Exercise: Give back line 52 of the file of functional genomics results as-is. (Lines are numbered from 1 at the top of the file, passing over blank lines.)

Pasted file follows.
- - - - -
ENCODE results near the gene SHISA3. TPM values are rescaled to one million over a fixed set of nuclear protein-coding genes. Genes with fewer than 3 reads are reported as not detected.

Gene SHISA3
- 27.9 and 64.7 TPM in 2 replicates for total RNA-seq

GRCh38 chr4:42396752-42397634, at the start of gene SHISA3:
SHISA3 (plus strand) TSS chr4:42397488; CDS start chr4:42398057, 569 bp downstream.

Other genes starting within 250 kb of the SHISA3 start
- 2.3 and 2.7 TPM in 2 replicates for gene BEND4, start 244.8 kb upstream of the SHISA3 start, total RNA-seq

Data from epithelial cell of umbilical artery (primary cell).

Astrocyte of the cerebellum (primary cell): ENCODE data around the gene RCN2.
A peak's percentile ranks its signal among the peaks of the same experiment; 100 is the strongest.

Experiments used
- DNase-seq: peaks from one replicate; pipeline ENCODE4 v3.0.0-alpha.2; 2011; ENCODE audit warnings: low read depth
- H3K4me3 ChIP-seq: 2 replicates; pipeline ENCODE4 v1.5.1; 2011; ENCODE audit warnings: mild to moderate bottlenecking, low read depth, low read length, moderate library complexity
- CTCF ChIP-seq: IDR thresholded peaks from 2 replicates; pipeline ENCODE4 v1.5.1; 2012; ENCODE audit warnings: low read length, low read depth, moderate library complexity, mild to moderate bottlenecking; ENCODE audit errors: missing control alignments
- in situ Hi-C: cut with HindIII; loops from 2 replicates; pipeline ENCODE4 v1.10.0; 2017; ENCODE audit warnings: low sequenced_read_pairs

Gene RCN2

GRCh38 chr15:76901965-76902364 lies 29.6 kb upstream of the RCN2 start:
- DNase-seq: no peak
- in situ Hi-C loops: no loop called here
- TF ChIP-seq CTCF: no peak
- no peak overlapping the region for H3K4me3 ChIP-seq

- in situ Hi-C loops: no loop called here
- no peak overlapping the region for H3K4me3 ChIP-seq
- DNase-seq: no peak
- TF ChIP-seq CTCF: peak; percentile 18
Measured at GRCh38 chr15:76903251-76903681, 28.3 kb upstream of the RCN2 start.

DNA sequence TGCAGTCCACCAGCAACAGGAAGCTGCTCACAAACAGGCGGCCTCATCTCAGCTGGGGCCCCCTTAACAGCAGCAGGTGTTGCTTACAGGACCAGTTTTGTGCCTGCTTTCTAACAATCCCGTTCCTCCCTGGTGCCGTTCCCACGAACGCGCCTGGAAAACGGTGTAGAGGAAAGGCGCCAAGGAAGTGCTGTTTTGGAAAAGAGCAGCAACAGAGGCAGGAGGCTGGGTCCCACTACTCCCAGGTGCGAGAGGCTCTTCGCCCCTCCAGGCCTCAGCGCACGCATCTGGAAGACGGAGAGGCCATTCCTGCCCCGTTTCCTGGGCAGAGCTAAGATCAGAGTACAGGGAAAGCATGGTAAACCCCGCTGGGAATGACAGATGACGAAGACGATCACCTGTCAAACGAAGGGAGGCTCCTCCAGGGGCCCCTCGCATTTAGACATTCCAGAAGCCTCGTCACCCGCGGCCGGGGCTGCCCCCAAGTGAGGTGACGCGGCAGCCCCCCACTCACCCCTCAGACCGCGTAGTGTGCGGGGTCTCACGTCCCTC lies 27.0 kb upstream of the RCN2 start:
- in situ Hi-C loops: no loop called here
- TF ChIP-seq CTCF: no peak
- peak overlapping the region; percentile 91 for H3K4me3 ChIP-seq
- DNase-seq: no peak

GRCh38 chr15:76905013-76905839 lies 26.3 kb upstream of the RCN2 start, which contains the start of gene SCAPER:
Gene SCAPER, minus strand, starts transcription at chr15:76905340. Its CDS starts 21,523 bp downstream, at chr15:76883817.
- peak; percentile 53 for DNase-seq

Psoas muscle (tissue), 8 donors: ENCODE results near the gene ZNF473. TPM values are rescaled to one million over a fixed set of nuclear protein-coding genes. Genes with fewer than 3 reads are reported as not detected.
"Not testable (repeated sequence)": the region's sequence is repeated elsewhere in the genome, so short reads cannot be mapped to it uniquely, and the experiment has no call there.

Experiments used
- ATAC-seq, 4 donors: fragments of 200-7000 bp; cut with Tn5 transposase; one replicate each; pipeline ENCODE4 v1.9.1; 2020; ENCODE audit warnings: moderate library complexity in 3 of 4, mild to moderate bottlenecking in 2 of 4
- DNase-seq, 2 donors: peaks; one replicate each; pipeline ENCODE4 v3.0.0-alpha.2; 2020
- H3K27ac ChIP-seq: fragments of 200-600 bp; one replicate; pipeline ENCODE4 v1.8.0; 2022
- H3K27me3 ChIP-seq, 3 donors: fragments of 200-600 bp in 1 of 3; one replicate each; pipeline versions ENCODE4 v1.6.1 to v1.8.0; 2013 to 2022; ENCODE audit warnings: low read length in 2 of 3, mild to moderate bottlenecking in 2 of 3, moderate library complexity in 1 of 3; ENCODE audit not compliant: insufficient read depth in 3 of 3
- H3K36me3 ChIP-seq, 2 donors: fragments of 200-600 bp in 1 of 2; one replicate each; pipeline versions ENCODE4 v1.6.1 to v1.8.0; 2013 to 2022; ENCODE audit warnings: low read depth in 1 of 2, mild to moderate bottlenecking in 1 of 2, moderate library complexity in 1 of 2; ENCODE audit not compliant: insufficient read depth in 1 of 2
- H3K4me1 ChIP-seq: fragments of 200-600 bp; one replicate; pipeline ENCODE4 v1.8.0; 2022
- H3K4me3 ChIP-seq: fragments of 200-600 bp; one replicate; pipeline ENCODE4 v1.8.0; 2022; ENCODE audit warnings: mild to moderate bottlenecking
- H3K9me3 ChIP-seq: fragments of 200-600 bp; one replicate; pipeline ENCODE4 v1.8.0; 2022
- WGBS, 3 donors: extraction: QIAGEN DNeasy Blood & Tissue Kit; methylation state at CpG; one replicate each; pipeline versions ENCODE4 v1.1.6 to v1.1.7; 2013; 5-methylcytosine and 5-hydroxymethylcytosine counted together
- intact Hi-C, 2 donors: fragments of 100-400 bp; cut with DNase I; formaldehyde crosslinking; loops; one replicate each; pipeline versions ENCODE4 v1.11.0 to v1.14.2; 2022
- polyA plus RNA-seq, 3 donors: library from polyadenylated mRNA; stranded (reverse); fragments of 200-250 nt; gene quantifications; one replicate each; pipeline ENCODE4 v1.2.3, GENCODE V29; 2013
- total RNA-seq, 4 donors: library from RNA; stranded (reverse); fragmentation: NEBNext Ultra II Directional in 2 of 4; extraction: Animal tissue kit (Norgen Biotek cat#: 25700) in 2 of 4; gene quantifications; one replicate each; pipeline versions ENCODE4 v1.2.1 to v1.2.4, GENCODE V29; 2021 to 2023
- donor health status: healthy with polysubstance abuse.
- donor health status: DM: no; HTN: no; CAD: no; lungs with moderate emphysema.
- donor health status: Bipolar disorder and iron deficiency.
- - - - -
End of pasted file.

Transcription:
- donor health status: Bipolar disorder and iron deficiency.